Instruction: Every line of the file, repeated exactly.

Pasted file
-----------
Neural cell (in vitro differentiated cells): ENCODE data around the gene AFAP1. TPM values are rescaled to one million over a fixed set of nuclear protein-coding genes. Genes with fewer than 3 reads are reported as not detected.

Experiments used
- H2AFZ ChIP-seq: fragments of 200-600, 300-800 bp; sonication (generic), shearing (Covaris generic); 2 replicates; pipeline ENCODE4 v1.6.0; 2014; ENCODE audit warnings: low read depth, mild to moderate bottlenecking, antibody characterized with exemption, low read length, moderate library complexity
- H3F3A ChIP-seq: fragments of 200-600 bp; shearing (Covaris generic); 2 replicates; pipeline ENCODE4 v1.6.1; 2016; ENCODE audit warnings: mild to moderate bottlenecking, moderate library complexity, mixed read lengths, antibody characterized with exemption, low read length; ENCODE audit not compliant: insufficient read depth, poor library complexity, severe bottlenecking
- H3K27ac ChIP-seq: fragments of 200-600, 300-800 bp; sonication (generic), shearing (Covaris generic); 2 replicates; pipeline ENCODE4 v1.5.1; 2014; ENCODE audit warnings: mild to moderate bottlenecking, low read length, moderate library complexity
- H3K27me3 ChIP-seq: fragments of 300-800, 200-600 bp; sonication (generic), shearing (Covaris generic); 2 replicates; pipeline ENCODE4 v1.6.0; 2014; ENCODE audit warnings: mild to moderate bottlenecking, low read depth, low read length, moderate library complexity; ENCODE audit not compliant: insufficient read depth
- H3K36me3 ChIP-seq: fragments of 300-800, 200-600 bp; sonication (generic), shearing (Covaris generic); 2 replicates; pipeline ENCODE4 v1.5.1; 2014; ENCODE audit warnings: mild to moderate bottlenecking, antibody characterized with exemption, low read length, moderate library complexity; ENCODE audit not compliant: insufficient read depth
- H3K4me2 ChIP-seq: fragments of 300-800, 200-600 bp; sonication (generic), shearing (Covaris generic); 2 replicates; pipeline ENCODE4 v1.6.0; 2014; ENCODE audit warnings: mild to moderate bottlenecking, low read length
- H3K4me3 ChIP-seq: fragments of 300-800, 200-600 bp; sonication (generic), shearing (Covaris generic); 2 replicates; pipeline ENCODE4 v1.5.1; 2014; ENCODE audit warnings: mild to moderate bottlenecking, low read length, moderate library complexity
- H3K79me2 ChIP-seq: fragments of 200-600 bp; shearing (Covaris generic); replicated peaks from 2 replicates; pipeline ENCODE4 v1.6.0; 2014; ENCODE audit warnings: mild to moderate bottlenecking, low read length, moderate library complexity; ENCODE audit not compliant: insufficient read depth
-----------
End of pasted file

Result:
Neural cell (in vitro differentiated cells): ENCODE data around the gene AFAP1. TPM values are rescaled to one million over a fixed set of nuclear protein-coding genes. Genes with fewer than 3 reads are reported as not detected.

Experiments used
- H2AFZ ChIP-seq: fragments of 200-600, 300-800 bp; sonication (generic), shearing (Covaris generic); 2 replicates; pipeline ENCODE4 v1.6.0; 2014; ENCODE audit warnings: low read depth, mild to moderate bottlenecking, antibody characterized with exemption, low read length, moderate library complexity
- H3F3A ChIP-seq: fragments of 200-600 bp; shearing (Covaris generic); 2 replicates; pipeline ENCODE4 v1.6.1; 2016; ENCODE audit warnings: mild to moderate bottlenecking, moderate library complexity, mixed read lengths, antibody characterized with exemption, low read length; ENCODE audit not compliant: insufficient read depth, poor library complexity, severe bottlenecking
- H3K27ac ChIP-seq: fragments of 200-600, 300-800 bp; sonication (generic), shearing (Covaris generic); 2 replicates; pipeline ENCODE4 v1.5.1; 2014; ENCODE audit warnings: mild to moderate bottlenecking, low read length, moderate library complexity
- H3K27me3 ChIP-seq: fragments of 300-800, 200-600 bp; sonication (generic), shearing (Covaris generic); 2 replicates; pipeline ENCODE4 v1.6.0; 2014; ENCODE audit warnings: mild to moderate bottlenecking, low read depth, low read length, moderate library complexity; ENCODE audit not compliant: insufficient read depth
- H3K36me3 ChIP-seq: fragments of 300-800, 200-600 bp; sonication (generic), shearing (Covaris generic); 2 replicates; pipeline ENCODE4 v1.5.1; 2014; ENCODE audit warnings: mild to moderate bottlenecking, antibody characterized with exemption, low read length, moderate library complexity; ENCODE audit not compliant: insufficient read depth
- H3K4me2 ChIP-seq: fragments of 300-800, 200-600 bp; sonication (generic), shearing (Covaris generic); 2 replicates; pipeline ENCODE4 v1.6.0; 2014; ENCODE audit warnings: mild to moderate bottlenecking, low read length
- H3K4me3 ChIP-seq: fragments of 300-800, 200-600 bp; sonication (generic), shearing (Covaris generic); 2 replicates; pipeline ENCODE4 v1.5.1; 2014; ENCODE audit warnings: mild to moderate bottlenecking, low read length, moderate library complexity
- H3K79me2 ChIP-seq: fragments of 200-600 bp; shearing (Covaris generic); replicated peaks from 2 replicates; pipeline ENCODE4 v1.6.0; 2014; ENCODE audit warnings: mild to moderate bottlenecking, low read length, moderate library complexity; ENCODE audit not compliant: insufficient read depth